One person in each 4 man fire team carried a BAR ( for some reason, it was generally the smallest member of the team. )
During the Korean war, a lot of the shooting was at longer ranges. People who were there said the 7.62 Russian rounds would "fall short" at those ranges, but the Garand and the BAR - in capable hands - would make life interesting for the Koreans and Chinese.
Sorry, the world doesn't work that way.
"War is the continuation of politics by other means."
--Karl von Clausewitz
If you read "On Strategy" by the late Col Harry Summers, you will see the difference.
Since I don't understand the argument, that would appear to be the case.
Wars may be prosecuted as extensions of a country's political goals and ambitions, but it is fought with rifles and spirit.
No. Wars must be prosecuted as political means to an end. And while rifles help win wars, "spirit" doesn't count for much at all. If you have any doubts about that, ask the French how far they got on elan alone, or the Germans Fourth Army, for that matter.
If you read "On Strategy" by the late Col Harry Summers, you will see the difference.
I read Summers' book about 20 years ago, and I remember liking it, but disagreeing with most of its conclusions regarding Vietnam. If I remember correctly, Summers argued that defeat was largely the result of errors in strategy by Westmoreland's people. I think it goes beyond that. I don't believe any war in Indochina was winnable, in the sense that we could have permanently suppressed insurgency without enormous costs, both in economic terms and in manpower. Invading Laos and North Vietnam could have escaped the underlying political mistakes at the heart of US entry.
Did you get a chance to notice the scores that the competitiors were getting between the Garands, M1A's and the Ar-15's?
Care to share?
The single biggest determining factor in ditching the M-14 was that it was ungodly expensive to manufacture. Far and away one of the most expensive combat rifles ever produced by any country. The M-16 was something like half the cost per unit (and more accurate off-the-rack, not that it matters).
As for the ballistics of the .223, your are badly mistaken. If you've ever looked at physical models of terminal ballistics, there is a crossover velocity (2500-2700 fps, depending on the bullet) where terminal lethality takes on a new dimension due to reaching critical rotational energy densities. The .22LR has the terminal ballistics of a pistol bullet. The .308 sits on the edge of this envelope at the muzzle. The .223 is in it for about 100-200 yards out of an M16. I've never met an operator that wasn't quite pleased with the performance of the .223 when it mattered and even many old-timers prefer it.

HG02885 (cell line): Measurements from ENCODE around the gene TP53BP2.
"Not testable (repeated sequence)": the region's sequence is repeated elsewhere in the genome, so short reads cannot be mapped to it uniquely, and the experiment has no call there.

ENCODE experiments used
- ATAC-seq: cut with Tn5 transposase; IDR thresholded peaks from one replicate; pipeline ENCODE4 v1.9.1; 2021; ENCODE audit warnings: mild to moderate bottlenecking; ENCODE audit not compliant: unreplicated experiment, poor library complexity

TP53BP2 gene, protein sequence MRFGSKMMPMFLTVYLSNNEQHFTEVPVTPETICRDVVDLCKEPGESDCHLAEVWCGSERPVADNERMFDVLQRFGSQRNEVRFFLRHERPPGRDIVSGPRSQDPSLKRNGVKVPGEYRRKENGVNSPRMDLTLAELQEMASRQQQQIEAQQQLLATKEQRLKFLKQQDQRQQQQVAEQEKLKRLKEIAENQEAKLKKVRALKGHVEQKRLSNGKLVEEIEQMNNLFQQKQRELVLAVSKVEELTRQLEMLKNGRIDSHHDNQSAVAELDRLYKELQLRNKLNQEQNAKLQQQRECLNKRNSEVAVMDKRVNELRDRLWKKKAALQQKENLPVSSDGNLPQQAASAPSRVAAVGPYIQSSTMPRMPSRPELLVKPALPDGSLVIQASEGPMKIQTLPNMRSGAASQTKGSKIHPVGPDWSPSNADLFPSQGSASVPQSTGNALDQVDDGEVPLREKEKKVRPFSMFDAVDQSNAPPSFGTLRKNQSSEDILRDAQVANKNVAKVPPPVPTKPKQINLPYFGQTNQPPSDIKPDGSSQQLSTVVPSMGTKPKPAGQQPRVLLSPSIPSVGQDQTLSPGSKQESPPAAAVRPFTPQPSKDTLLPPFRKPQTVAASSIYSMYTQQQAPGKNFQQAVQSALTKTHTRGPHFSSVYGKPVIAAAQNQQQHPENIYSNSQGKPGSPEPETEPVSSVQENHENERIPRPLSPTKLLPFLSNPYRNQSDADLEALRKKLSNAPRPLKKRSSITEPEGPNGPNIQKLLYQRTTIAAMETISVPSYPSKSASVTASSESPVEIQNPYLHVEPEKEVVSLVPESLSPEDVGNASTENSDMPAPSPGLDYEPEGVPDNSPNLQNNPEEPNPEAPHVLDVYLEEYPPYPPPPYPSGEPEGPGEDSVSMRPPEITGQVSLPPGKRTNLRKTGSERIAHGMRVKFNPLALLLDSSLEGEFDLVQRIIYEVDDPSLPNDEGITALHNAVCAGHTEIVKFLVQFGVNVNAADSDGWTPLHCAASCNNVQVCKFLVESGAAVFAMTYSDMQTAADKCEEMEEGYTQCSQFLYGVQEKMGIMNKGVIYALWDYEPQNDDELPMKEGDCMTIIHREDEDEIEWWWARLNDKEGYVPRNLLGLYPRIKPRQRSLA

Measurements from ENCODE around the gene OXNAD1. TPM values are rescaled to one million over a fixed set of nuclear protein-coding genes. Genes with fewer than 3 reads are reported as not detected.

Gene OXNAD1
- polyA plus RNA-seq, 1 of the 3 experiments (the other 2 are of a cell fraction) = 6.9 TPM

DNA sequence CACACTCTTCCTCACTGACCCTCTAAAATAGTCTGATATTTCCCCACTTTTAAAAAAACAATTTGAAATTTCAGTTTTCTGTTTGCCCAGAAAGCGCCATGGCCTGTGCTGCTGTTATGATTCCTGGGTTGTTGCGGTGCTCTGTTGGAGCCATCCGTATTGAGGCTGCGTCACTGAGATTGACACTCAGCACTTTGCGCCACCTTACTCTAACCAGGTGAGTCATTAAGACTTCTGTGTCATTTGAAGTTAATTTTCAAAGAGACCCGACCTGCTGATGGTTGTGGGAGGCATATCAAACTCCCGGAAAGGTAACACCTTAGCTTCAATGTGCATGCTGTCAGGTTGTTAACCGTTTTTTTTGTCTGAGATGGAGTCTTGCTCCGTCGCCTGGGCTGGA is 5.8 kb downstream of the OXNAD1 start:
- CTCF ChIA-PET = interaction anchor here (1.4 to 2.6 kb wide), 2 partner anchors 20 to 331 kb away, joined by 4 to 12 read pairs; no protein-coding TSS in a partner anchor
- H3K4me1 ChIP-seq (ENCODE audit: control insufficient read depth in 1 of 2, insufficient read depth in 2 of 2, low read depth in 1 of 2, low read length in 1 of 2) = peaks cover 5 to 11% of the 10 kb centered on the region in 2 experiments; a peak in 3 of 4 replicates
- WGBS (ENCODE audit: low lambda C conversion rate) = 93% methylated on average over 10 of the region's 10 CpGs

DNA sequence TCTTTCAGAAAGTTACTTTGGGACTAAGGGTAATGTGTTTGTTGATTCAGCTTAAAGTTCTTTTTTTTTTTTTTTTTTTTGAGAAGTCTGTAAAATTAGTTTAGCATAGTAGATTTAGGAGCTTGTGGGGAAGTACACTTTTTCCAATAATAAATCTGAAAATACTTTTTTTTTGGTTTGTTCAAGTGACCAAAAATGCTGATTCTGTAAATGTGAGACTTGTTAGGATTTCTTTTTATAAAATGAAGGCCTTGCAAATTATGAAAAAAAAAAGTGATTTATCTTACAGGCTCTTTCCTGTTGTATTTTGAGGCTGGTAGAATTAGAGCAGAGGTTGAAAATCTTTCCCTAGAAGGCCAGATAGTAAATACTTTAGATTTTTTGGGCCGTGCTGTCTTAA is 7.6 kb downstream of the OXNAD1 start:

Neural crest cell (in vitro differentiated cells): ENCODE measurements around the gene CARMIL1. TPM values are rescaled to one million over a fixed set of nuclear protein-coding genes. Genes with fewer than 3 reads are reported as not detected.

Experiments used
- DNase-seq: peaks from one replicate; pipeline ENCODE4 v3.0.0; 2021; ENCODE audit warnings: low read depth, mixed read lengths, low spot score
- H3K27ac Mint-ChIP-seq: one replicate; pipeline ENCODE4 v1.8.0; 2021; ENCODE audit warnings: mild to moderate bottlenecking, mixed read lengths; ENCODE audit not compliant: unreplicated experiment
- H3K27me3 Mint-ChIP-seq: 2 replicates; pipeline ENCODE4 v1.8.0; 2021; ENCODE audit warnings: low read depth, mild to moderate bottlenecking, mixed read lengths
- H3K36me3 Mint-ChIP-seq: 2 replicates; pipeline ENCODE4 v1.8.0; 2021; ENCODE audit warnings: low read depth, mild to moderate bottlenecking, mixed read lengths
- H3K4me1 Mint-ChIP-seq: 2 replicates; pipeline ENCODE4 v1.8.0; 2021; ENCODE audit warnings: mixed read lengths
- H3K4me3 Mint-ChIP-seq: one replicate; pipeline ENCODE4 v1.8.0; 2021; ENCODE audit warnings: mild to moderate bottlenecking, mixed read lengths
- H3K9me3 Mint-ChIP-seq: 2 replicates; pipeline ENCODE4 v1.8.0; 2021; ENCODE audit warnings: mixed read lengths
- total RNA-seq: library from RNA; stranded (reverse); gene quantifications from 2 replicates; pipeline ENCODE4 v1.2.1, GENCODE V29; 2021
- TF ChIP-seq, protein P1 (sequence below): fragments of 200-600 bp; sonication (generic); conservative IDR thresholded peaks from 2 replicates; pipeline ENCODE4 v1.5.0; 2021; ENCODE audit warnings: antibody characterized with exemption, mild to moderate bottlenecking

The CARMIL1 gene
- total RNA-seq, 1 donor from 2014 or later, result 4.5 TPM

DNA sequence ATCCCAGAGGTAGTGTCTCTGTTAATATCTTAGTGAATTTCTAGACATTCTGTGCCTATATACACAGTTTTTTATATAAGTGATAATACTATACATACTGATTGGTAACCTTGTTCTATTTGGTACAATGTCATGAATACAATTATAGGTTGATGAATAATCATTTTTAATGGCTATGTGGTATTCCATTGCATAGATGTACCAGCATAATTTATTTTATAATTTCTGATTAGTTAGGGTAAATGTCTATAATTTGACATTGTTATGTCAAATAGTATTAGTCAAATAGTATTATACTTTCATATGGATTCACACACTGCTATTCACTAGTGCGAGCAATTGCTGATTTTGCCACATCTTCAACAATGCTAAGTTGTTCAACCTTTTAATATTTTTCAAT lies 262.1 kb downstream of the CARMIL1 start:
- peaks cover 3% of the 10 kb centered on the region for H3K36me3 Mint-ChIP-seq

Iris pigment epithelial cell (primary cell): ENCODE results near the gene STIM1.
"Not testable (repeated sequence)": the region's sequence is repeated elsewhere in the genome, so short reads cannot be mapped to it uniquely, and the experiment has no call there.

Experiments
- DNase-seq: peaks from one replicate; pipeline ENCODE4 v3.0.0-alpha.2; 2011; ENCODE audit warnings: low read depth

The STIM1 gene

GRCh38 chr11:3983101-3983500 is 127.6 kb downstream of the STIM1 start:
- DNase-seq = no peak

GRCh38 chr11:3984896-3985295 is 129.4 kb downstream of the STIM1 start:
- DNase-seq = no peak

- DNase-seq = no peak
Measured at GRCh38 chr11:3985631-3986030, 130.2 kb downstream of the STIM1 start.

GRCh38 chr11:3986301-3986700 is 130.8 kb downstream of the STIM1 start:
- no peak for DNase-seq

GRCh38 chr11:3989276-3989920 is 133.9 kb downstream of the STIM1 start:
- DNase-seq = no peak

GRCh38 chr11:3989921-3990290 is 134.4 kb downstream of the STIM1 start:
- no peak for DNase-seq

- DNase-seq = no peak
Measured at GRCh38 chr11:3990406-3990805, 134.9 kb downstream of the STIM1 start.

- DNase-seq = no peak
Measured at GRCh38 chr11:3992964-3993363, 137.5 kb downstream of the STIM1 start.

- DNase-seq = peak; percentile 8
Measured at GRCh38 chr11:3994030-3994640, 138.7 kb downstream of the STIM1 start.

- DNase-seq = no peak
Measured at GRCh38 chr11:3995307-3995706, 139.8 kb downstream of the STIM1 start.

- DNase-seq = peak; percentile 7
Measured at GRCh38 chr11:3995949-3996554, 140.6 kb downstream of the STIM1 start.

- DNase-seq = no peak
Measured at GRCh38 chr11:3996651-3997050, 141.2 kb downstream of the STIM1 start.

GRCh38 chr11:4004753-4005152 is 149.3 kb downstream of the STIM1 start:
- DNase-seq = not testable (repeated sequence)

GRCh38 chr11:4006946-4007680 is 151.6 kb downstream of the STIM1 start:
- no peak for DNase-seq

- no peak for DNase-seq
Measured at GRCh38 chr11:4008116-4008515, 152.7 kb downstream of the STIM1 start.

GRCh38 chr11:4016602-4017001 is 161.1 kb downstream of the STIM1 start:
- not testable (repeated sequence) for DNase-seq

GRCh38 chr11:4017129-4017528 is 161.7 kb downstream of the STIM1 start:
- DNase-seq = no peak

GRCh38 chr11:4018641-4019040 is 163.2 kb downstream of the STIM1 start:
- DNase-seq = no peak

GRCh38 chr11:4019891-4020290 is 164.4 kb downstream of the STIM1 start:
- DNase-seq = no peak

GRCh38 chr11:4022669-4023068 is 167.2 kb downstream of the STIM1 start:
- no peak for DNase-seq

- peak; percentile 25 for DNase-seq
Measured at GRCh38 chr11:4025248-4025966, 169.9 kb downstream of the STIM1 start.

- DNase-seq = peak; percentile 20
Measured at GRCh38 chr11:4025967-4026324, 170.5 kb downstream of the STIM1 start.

And for those interested, the critical rotational energy density has to do with fragmentation behavior. Below the critical threshold, fragmentation adds little or no value to the terminal characteristics of a bullet. Above the critical threshold, the energy density is so high that the bullet literally explodes quite violently with the fragments travelling perpendicular to the center axis of the bullet at velocities around 250-300 fps depending on the specifics as a simple consequence of physics. At those velocities, bullet fragments are quite capable of perforating tissue, particularly in distressed tissue (like a temporary cavity). Hence why a good hit at relatively close range with a .223 can turn the insides of a person into hamburger that substantially exceeds the expected damage. The tumbling bullet causing damage bit is something of a myth -- ALL bullets tumble when they hit tissue. When it happens to bullets that exceed the critical rotational energy density, this frequently triggers the very energetic radial fragmentation.
And no this was not a design consideration when the .223 was originally selected. It was a fortunate coincidence.
As the LTC Summers stated to his NVA LTC counter-part..."You know we defeated you on the battlefield every time." to which his counterpart stated, "Yes, but that is irrelevent."
Again, to quote you, "Since I don't understand the argument, that would appear to be the case."
As to accuracy, I would disagree.
As for a general purpose weapon, I would prefer a 7.62 NATO rather than a 5.56mm in fire hose mode.
Of course I agree that winning the most pitched battles is irrelevent, most especially in a guerilla war. But Summers argued (and again, this is to the best of my memory) that Vietnam was the fault of political and conceptual strategic errors and not, as you seem to claim, moral turpitude on the part of the American public. The public would have turned against the massive casualties in the war no matter what, for American goals were nebulous, casualties were high, and there was no way we could "win" without paying a heavy cost.